Friday, January 3, 2014

ILI: 25 Years of Focus on the Czech Republic (1989-2014)
When the Berlin Wall was dismantled in 1989 with much fanfare and no violence, the world rejoiced that the Soviet bloc had finally collapsed. Since WWII ended, the nation states caught between politically free Western Europe and communist Eastern Europe had suffered a kind of colonial captivity*. Seen as the price of cooperation to end WWII, the giving of formerly-independent nations to Soviet control became the new normal. All US post-war diplomacy and military development was juxtaposed against Soviet power, leading to a theory that the Soviet bloc nations were a sad but necessary buffer between the two world superpowers. Very few gave serious thought to what would happen if the Soviet bloc nations were again free to participate in European economic, political and financial life.

Then the unexpected became reality. In the space of months, borders opened and people could move wherever they chose. The closed Soviet-modeled economies were thrown open, Russian soldiers went home, and anyone could get a passport. This sudden shift left the US in a state of shock and left these countries vulnerable to anyone with the will and means to imposed a new system.
Czechoslovak President Vaclav Havel, 1989
ILI (the International Leadership Institute) had a stake in all this. President and CEO Jaroslav Tusek was a former citizen of Czechoslovakia, born there in 1941 under German Nazi rule, educated and employed there for 27 years until he left in 1967 to study in Norway and did not return. He came to the US in 1968 and gained citizenship in 1975, building a life in academia and business. But he never believed that the Soviets would hold power forever, especially when his studies and research at Columbia University (NYC), the World Council of Churches (Geneva, Switzerland), the International Peace Research Institute (Oslo, Norway), and the World Without War Council (San Francisco, CA) convinced him that economic stagnation under Soviet policies was eroding the ability of the Russian government to hold on to its empire.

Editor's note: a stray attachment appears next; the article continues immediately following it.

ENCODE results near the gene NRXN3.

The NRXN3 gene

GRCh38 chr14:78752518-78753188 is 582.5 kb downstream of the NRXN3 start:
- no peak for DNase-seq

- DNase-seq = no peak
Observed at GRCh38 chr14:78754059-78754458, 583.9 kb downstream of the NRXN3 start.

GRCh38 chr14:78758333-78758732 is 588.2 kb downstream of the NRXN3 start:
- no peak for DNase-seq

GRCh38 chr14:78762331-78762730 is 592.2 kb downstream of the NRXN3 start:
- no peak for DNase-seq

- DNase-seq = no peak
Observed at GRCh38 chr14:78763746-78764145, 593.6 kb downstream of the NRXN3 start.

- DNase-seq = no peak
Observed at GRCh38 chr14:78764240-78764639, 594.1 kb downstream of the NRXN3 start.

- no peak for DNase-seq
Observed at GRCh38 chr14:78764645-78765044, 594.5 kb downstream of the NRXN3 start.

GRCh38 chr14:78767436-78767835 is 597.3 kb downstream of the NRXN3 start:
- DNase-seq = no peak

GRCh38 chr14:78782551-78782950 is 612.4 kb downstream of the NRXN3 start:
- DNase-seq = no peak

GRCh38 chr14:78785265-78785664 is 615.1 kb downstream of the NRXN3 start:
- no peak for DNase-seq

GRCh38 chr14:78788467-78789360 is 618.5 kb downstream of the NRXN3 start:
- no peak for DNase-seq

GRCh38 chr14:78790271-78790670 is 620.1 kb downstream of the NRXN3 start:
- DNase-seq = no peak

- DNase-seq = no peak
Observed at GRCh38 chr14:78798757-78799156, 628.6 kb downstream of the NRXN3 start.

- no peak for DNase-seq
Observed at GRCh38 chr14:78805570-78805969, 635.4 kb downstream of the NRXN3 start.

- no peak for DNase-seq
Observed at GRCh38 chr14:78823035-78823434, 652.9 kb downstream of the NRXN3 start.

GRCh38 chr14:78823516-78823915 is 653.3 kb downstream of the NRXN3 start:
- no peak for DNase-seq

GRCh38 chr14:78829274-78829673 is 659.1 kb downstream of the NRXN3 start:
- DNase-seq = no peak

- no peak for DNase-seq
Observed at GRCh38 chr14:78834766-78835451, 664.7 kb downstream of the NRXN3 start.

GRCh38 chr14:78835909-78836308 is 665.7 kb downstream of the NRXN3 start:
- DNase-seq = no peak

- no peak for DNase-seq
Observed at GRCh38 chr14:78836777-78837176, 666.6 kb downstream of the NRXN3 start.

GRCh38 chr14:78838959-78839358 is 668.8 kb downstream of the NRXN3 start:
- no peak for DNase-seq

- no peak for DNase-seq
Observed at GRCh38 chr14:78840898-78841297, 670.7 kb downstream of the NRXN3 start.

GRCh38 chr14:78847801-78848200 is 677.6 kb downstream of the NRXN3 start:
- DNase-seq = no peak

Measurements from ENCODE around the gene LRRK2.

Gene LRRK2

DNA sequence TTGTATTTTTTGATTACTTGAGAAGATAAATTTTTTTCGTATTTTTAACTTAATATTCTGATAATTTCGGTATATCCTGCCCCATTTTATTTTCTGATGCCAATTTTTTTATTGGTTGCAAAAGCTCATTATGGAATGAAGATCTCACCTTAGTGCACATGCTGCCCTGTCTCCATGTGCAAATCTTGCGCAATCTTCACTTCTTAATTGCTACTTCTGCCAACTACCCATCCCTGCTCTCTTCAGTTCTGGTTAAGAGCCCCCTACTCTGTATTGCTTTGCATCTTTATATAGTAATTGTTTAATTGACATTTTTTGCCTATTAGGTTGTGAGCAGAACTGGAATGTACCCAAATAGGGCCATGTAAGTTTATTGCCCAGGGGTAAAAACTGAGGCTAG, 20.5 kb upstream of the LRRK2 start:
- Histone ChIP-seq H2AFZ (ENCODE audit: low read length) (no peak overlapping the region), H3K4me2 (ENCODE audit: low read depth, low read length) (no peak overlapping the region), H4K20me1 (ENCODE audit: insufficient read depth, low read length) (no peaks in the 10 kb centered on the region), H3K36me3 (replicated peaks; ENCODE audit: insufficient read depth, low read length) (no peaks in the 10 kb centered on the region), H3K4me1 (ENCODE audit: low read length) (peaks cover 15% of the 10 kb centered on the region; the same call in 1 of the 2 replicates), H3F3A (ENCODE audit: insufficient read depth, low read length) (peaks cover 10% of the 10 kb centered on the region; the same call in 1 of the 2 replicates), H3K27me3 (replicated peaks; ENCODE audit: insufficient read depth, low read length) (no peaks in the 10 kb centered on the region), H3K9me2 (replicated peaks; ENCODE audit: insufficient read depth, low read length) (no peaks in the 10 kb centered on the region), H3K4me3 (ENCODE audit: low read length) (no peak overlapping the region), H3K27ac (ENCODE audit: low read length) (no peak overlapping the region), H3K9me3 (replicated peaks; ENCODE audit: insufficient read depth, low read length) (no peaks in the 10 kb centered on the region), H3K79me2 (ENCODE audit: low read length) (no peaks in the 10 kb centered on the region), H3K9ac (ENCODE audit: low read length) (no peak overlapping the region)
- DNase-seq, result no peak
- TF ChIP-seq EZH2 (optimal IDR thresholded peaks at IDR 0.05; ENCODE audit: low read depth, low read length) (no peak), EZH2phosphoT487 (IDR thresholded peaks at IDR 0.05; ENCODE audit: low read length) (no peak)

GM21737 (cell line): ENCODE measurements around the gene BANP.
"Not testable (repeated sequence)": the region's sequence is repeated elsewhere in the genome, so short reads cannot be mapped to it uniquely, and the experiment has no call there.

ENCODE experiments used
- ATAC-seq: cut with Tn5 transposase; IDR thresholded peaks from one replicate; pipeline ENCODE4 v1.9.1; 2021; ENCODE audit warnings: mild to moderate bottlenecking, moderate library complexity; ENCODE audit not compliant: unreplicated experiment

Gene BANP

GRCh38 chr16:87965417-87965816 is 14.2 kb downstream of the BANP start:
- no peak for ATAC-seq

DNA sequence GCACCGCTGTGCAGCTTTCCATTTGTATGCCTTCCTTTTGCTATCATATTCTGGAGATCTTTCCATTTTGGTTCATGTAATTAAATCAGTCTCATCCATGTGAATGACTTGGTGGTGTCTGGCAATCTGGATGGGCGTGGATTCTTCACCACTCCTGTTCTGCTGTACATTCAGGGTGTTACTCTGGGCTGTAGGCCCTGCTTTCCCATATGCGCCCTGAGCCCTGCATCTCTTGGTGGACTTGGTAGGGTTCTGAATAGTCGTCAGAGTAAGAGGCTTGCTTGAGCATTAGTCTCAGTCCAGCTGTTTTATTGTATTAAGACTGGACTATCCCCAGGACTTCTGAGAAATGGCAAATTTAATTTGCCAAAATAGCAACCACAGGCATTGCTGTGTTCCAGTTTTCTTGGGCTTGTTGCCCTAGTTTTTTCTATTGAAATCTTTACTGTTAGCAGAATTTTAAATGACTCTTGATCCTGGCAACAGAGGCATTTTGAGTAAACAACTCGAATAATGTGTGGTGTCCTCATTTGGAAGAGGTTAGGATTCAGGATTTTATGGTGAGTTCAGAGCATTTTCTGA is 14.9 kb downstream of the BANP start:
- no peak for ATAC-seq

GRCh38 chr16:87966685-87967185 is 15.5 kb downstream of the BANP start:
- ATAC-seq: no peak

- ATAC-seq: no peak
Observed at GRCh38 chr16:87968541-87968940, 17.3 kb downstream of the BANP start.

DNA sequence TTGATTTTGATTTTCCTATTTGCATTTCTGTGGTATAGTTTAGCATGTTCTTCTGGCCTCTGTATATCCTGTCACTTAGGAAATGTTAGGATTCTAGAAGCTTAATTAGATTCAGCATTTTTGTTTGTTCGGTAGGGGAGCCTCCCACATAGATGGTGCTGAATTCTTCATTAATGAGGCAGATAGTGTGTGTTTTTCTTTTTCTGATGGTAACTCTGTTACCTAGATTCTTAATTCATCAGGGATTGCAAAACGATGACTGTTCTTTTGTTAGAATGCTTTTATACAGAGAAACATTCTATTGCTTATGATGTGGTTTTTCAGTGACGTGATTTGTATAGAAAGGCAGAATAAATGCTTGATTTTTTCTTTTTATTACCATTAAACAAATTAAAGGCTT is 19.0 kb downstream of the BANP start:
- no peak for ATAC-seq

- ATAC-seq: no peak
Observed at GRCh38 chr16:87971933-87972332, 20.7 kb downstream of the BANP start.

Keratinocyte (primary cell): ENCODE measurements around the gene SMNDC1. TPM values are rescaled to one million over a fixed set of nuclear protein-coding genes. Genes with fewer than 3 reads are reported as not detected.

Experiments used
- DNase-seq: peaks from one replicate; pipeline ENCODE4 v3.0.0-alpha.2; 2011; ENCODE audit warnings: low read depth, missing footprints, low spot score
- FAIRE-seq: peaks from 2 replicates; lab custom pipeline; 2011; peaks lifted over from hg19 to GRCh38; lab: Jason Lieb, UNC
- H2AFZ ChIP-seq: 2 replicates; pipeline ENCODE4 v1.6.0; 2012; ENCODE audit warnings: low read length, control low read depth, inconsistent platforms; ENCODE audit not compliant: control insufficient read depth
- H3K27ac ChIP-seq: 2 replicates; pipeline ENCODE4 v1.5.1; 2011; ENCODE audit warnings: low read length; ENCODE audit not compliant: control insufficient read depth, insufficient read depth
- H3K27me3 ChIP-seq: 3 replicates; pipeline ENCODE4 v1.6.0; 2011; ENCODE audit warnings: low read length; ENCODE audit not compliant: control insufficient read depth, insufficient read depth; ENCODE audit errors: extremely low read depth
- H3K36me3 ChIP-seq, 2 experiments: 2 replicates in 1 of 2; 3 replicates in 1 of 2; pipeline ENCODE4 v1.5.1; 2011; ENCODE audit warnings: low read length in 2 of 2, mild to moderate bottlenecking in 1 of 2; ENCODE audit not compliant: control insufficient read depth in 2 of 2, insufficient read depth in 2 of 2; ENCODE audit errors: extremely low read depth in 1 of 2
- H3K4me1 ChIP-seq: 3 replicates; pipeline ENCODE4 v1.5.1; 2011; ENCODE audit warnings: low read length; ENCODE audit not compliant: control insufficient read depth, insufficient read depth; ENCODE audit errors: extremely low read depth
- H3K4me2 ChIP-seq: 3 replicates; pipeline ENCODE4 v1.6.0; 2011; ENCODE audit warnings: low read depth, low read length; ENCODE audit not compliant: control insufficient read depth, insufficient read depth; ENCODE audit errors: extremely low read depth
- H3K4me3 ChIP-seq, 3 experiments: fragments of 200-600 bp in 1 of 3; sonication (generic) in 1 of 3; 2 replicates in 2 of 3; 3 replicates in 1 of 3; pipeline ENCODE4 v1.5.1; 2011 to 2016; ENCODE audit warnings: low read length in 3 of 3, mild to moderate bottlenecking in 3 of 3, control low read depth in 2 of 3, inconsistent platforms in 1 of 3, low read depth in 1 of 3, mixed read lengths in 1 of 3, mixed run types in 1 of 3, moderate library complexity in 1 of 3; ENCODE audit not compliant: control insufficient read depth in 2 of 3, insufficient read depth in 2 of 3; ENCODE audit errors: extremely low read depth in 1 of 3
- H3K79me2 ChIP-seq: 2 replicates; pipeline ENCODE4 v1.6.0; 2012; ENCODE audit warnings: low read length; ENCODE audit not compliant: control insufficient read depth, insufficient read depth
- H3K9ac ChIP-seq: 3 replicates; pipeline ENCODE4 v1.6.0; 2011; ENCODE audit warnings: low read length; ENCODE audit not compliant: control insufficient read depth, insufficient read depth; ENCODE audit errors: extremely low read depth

When the Wall fell, Jarda went to Prague right away. He saw his parents for the first time since 1983 (their passports has been confiscated, and he could not return without paying a huge fine and being imprisoned immediately). He visited with his friends and family to get a picture of the country as it stood at the moment. He witnessed the impact of 40 years of neglect on the buildings, streets and parks of Prague. He made up his mind to do something significant for his native country, and to use ILI as his vehicle.
At the Ministry of Industry and Trade in Prague, signing the protocol for the EEP-CBL programs, 1993
By 1990, ILI was in negotiation with the Czechoslovak government to work as partners on the Executive Education Programs for Czechoslovak Business Leaders (EEP-CBL), a project partly funded by the Czechoslovak government and American business firms who took on the visiting executives as business interns. This program received significant support from US and European Chambers of Commerce (in Jacksonville, FL and Bratislava, Slovakia after the 1993 split of Czechoslovakia into two countries). It also received help in program content, logistics, social events and marketing from the World Trade Center, Chattanooga; the Chattanooga Business Journal; Covenant College; the University of North Florida; Jacksonville University; a group of volunteer host families in North Florida, Georgia, New Jersey, and New York ; a group of volunteer Business Seminar presenters in North Florida; and a group of Business Intern sponsors that stretched across the US.